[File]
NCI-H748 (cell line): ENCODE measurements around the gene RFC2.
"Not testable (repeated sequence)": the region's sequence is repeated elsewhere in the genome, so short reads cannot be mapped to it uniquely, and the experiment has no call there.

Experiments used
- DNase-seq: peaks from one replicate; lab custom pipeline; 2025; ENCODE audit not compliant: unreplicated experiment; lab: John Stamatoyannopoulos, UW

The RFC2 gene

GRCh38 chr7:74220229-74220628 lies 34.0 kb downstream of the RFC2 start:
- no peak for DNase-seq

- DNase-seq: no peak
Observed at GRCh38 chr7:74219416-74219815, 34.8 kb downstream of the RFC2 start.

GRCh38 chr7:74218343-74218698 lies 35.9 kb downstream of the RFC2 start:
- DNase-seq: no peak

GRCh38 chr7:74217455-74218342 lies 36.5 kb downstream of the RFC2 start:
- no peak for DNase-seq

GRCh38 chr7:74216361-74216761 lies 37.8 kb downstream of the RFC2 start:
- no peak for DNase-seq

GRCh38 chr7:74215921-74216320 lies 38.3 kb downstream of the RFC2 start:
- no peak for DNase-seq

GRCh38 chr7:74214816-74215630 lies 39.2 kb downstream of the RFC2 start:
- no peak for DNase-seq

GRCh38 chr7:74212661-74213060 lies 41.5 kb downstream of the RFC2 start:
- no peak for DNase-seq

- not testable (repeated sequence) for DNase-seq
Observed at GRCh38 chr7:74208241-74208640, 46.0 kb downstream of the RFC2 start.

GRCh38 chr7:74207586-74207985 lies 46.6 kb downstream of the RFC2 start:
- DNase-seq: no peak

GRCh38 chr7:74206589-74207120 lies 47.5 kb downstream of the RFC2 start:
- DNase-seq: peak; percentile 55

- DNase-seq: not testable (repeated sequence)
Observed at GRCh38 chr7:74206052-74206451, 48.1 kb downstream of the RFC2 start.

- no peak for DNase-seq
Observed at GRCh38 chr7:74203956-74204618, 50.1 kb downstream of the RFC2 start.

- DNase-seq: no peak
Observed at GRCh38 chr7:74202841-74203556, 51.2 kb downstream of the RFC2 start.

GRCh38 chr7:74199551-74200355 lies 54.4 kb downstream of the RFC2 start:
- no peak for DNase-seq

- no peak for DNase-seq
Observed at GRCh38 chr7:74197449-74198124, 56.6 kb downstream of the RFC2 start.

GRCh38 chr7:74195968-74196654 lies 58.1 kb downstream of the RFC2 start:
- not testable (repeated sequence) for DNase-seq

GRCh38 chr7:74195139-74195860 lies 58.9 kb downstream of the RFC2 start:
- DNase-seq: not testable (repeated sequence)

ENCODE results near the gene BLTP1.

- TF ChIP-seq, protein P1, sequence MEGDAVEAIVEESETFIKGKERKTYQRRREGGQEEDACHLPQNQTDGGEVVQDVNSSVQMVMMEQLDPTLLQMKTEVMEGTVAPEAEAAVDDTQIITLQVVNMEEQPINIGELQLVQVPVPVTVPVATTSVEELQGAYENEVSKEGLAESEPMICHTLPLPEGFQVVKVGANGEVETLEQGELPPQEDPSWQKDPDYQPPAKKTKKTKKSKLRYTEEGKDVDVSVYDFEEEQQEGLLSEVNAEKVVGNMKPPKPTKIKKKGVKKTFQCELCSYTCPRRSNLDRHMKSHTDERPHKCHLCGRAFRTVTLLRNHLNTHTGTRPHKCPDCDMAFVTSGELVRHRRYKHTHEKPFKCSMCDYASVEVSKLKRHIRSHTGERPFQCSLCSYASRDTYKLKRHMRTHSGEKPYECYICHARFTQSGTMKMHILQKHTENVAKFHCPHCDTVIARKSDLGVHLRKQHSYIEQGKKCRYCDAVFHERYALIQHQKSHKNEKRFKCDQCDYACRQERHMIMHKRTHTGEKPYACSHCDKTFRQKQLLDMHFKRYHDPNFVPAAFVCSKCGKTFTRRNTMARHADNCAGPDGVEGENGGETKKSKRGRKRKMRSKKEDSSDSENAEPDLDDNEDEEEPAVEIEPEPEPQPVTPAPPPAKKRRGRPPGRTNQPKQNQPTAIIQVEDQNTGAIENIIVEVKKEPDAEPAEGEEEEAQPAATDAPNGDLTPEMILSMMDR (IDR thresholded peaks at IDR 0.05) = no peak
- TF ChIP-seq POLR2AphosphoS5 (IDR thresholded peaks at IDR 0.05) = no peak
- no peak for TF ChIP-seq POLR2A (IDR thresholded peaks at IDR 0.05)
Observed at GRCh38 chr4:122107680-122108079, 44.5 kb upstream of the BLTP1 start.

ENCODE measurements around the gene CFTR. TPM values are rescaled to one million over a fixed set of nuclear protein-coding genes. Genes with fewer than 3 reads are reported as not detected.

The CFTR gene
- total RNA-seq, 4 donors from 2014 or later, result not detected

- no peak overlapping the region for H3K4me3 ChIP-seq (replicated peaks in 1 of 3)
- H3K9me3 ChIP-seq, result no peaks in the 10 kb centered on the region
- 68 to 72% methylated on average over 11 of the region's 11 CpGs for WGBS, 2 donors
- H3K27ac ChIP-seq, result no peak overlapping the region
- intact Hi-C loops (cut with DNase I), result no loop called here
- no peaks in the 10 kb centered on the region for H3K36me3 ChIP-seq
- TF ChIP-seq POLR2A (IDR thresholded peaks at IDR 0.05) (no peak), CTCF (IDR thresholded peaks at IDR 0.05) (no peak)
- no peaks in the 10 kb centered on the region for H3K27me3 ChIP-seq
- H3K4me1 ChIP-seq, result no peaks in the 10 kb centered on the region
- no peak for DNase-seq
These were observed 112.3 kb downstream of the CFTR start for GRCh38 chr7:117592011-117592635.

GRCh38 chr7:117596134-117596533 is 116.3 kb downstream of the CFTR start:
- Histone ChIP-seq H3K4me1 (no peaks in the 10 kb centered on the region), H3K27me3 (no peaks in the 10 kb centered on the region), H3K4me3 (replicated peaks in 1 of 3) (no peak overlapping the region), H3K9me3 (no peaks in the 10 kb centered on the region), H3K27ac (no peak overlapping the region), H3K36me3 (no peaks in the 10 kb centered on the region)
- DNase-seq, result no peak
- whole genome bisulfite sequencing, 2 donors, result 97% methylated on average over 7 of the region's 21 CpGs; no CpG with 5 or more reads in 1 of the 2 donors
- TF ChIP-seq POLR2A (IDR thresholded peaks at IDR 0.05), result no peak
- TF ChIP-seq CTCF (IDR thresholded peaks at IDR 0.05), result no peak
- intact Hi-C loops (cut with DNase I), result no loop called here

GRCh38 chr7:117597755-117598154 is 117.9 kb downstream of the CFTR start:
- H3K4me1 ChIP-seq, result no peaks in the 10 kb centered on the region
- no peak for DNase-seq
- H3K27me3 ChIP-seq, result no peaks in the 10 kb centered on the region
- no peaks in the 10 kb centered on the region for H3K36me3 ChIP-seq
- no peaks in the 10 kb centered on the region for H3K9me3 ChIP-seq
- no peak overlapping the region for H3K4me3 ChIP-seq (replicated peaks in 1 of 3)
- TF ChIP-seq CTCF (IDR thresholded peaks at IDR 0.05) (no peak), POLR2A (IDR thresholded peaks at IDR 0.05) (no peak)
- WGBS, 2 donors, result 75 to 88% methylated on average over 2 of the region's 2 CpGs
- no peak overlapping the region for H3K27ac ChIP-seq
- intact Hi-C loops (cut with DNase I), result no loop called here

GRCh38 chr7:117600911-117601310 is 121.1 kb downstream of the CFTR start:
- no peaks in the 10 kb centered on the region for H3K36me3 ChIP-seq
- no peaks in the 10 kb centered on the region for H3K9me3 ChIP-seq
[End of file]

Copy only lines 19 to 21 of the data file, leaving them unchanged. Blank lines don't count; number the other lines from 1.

- no peak for DNase-seq

GRCh38 chr7:74212661-74213060 lies 41.5 kb downstream of the RFC2 start:
- no peak for DNase-seq